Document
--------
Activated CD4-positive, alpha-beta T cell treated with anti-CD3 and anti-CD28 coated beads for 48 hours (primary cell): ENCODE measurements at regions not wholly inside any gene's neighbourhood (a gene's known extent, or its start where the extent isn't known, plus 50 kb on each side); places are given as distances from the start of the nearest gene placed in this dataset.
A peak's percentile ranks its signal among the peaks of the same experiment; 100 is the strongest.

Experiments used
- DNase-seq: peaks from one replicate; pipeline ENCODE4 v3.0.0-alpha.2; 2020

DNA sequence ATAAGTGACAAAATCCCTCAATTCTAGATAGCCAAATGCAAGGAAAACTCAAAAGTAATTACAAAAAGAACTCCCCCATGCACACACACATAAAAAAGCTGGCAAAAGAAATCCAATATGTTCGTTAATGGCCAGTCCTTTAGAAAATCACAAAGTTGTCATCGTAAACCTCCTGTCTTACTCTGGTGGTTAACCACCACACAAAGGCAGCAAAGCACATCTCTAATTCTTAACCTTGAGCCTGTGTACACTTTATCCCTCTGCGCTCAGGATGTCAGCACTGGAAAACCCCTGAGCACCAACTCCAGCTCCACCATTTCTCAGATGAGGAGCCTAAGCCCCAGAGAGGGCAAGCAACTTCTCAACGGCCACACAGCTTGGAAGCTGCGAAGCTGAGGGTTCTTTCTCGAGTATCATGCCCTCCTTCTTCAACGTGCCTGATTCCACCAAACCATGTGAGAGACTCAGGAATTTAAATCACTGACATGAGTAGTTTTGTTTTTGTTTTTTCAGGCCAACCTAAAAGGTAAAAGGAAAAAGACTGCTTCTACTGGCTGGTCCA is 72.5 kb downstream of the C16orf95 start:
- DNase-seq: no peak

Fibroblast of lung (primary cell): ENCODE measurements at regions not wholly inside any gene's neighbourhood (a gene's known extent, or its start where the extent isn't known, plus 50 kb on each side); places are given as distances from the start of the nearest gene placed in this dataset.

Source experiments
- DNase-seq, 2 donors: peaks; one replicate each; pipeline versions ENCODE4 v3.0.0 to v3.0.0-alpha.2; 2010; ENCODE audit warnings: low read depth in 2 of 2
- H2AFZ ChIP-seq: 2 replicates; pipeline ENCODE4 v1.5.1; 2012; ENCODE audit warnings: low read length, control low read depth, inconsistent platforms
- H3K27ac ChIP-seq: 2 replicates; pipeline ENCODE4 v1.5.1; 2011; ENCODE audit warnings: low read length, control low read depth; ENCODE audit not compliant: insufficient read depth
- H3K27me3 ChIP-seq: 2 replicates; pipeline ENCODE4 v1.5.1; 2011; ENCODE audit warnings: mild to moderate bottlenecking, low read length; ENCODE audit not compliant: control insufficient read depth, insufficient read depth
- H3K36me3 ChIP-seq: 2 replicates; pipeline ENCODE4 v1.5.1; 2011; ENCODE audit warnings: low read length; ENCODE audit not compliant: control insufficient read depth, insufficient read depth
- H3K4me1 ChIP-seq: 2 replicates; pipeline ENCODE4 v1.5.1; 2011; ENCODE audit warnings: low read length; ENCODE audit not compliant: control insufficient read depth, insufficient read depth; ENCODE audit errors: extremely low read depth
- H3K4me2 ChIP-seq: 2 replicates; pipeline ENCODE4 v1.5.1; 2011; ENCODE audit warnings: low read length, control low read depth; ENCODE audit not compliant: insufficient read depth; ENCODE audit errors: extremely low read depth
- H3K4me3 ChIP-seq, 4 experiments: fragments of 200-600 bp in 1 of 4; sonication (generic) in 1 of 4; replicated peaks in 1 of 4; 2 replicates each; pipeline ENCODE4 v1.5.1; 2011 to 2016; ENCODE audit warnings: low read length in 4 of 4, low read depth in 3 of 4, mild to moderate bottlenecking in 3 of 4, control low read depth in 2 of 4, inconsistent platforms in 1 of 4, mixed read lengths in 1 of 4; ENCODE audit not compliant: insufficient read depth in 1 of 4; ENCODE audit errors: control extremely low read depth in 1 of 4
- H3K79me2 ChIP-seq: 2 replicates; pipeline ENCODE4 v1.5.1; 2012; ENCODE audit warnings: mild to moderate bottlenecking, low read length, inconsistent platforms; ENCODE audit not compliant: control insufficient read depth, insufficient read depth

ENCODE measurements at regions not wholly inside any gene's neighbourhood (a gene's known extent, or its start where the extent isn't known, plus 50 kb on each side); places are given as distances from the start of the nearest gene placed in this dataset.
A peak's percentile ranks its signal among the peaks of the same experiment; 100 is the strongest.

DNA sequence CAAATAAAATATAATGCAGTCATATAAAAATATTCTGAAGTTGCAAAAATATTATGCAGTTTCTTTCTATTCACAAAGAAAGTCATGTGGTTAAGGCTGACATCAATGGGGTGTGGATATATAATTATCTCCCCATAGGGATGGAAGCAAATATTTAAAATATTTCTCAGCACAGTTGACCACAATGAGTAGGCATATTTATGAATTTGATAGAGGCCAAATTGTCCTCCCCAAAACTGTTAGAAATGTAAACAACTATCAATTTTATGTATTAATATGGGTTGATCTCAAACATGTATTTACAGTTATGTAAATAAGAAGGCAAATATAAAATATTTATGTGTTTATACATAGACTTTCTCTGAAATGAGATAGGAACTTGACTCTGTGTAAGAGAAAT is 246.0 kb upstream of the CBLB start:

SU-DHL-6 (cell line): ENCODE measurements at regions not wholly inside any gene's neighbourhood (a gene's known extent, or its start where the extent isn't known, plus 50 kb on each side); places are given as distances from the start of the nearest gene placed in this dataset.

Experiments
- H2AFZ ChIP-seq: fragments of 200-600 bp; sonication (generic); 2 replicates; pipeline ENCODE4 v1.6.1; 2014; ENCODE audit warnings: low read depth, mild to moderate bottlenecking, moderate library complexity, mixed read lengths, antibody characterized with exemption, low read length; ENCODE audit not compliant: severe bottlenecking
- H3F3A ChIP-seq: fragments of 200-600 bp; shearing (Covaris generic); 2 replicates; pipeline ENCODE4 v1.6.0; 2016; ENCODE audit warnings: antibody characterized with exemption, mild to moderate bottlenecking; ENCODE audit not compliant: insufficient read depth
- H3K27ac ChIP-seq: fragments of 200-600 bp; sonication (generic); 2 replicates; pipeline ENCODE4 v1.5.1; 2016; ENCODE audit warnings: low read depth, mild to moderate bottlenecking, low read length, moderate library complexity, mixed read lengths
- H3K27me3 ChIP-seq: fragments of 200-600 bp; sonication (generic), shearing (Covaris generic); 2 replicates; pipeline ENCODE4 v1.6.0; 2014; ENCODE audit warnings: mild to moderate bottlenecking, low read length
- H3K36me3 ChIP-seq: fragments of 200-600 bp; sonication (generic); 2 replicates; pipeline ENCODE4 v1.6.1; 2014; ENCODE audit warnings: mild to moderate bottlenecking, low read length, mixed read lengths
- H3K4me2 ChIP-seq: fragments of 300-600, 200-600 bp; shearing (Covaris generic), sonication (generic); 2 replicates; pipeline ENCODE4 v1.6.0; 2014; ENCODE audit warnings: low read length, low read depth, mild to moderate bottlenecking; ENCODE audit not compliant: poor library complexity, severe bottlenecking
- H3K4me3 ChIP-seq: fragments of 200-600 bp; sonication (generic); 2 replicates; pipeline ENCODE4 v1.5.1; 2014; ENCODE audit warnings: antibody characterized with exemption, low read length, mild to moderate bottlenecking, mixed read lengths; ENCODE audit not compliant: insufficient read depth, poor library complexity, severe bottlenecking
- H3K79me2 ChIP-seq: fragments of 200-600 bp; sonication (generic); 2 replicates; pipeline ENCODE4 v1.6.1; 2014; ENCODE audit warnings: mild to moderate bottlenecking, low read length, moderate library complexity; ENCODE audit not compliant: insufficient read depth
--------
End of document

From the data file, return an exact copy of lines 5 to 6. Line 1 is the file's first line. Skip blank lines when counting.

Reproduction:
DNA sequence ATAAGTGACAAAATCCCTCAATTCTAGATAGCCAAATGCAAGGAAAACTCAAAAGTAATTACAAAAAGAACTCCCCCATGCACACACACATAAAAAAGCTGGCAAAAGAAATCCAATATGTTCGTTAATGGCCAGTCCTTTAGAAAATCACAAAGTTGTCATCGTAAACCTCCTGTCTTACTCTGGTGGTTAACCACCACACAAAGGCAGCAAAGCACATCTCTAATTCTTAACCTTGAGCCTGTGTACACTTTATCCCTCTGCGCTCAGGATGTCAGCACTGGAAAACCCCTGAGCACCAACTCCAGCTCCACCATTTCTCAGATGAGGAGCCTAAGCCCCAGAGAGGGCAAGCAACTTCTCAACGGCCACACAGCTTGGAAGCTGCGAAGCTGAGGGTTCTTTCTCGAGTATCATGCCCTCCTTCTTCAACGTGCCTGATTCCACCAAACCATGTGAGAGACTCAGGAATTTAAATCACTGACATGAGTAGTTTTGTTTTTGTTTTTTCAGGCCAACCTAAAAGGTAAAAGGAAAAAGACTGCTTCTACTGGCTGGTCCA is 72.5 kb downstream of the C16orf95 start:
- DNase-seq: no peak